To achieve high-speed nitride-based high electron mobility transistors (HEMTs), both lateral and vertical scaling are required for future device fabrication. The large polarization difference between AlN and GaN provides extremely high electron densities at the heterointerface covered by only ~3-4 nm AlN barrier, which makes AlN/GaN heterojunction the ultimate nitride structure for high-frequency applications. This work includes the study of MBE growth of single AlN/GaN heterojunctions, theoretical study of 2DEG scattering mechanisms, and device issues of removing buffer leakage with polarization engineering and decreasing contact resistance with band diagram engineering.
High-quality single AlN/GaN heterojunctions with RFMBE are reported, which leads to high-conductivity two-dimensional electron gases. The sheet densities can be tuned between 5e12-5e13 /cm^2 by varying the AlN thickness from 2-7 nm. By optimizing the MBE growth conditions, record low sheet resistances in the range of ~128 ohm/sq has been achieved.
As a theoretical work, remote surface roughness (RSR) scattering is studied as a new scattering mechanism in AlN HEMTs. In both depletion-mode and enhancement-mode HEMTs with ultra-scaled AlN barriers, RSR scattering rate is in the same order of polar optical phonon scattering rate, which is the dominant scattering in HEMTs at room temperature. This indicates that to achieve high-performance HEMTs, both high-quality growth and processing techniques are required.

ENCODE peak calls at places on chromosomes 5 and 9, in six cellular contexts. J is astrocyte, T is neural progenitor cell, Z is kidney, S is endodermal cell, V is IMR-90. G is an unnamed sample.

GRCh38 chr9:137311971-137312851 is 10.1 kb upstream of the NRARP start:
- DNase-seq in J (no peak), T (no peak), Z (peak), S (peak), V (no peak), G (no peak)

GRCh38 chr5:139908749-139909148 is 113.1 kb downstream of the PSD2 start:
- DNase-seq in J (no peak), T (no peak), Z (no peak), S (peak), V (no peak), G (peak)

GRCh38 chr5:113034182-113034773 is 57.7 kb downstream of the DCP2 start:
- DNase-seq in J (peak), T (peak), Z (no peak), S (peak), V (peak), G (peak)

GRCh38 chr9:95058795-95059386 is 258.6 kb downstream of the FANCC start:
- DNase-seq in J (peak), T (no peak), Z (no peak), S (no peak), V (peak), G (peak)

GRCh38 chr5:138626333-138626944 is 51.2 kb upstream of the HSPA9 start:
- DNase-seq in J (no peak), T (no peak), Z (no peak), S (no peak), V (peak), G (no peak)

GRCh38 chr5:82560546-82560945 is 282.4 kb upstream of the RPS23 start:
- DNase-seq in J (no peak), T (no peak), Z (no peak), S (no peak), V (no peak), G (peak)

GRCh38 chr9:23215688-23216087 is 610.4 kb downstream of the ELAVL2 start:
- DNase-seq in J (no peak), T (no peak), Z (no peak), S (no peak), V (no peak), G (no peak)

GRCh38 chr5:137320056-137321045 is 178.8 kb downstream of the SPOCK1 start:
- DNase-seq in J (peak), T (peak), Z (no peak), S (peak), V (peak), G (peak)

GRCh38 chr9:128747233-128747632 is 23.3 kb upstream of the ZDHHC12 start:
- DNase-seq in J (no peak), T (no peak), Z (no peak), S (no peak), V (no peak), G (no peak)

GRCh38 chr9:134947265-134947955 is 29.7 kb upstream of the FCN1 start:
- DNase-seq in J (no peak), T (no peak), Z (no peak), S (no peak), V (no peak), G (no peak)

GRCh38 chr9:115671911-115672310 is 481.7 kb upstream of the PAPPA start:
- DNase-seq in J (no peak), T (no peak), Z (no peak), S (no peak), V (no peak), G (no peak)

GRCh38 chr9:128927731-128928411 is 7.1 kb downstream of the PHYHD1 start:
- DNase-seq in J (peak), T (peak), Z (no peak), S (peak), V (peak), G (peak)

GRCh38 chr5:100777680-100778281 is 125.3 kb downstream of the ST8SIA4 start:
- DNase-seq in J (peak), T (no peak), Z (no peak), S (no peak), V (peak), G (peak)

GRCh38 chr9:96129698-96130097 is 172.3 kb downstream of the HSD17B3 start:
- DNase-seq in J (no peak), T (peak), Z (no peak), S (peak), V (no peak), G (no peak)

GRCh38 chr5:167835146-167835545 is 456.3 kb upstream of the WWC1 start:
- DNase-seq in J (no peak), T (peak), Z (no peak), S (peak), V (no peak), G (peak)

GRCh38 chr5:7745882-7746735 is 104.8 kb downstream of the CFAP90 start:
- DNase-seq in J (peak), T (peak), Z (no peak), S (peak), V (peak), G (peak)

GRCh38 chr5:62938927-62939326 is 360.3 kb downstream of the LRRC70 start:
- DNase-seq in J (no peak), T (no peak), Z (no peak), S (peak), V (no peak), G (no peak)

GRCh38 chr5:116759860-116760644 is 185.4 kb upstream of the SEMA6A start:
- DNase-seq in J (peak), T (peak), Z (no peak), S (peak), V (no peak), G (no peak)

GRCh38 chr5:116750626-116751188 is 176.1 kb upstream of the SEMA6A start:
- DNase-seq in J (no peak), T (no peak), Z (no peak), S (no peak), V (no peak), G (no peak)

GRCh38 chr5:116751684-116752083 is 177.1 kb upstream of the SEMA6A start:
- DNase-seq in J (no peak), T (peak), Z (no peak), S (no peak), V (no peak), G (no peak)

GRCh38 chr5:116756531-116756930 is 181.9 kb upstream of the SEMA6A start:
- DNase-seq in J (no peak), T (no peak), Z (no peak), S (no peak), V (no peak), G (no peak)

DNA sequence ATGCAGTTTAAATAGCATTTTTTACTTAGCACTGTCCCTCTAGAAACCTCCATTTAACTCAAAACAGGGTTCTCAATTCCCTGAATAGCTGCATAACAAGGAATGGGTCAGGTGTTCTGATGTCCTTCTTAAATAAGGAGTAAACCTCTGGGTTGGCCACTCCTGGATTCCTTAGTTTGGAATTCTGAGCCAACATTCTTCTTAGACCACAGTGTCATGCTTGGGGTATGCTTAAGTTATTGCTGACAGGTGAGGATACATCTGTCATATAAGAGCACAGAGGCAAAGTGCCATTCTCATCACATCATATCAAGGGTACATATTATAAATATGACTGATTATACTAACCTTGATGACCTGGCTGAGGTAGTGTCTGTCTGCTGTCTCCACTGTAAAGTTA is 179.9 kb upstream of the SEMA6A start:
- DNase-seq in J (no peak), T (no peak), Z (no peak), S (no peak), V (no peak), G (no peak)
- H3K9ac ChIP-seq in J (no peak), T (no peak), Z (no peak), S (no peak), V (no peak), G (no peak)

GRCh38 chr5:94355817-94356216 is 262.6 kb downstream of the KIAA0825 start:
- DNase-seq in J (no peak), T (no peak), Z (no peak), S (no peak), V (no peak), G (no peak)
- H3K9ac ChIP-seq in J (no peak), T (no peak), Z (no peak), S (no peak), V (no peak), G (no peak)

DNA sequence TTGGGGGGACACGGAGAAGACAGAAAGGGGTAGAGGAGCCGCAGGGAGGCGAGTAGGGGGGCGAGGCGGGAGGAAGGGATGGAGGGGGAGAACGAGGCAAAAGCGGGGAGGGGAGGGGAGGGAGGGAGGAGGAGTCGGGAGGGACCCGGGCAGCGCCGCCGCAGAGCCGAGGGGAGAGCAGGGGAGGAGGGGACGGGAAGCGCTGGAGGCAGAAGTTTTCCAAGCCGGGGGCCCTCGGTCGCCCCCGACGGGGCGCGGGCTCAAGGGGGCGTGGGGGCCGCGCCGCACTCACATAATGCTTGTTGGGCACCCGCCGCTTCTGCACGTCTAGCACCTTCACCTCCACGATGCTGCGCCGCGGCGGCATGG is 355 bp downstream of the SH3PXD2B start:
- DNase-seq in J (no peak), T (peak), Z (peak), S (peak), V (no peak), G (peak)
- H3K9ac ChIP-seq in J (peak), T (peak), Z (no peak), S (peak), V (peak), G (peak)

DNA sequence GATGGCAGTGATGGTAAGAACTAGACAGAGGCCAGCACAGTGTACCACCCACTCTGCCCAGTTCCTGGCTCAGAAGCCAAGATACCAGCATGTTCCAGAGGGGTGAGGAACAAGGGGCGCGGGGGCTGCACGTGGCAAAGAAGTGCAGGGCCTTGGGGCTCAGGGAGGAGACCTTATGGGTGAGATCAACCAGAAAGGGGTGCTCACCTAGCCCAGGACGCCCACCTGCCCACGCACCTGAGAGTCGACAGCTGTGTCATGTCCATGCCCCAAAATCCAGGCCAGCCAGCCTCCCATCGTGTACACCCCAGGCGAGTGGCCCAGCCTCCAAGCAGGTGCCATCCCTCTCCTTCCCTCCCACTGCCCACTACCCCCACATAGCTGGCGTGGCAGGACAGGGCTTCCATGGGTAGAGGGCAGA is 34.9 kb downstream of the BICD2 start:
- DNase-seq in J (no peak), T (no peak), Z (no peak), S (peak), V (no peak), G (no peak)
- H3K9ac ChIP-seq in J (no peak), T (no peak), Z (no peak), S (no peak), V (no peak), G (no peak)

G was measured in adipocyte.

Large buffer leakage and ohmic contact resistance are two factors that heavily degrade high-speed device performance. With polarization engineering, the first dopant-free epitaxial solution for the buffer leakage has been developed on semi-insulating GaN substrate. With 1.5 nm AlN nucleation layer grown in the N-rich regime, the buffer leakage is greatly reduced and reaches 1 mA/mm at DC bias of 200 V. This improvement increases the On/Off ratio by more than 4 orders of magnitude from 100 to 1e6.
Band diagram engineering is applied in ohmic contact study. Due to the high barrier thickness, it is very hard to achieve ohmic contact less than 1 Ohm-mm with traditional annealing technique. Regrown silicon doped GaN and graded InGaN/InN contacts have been demonstrated. Contact resistance as low as ~0.4 Ohm-mm has been achieved with n-GaN regrowth. MBE growth for graded InGaN/InN has been developed. X-ray diffraction measurements have been performed for material characterization.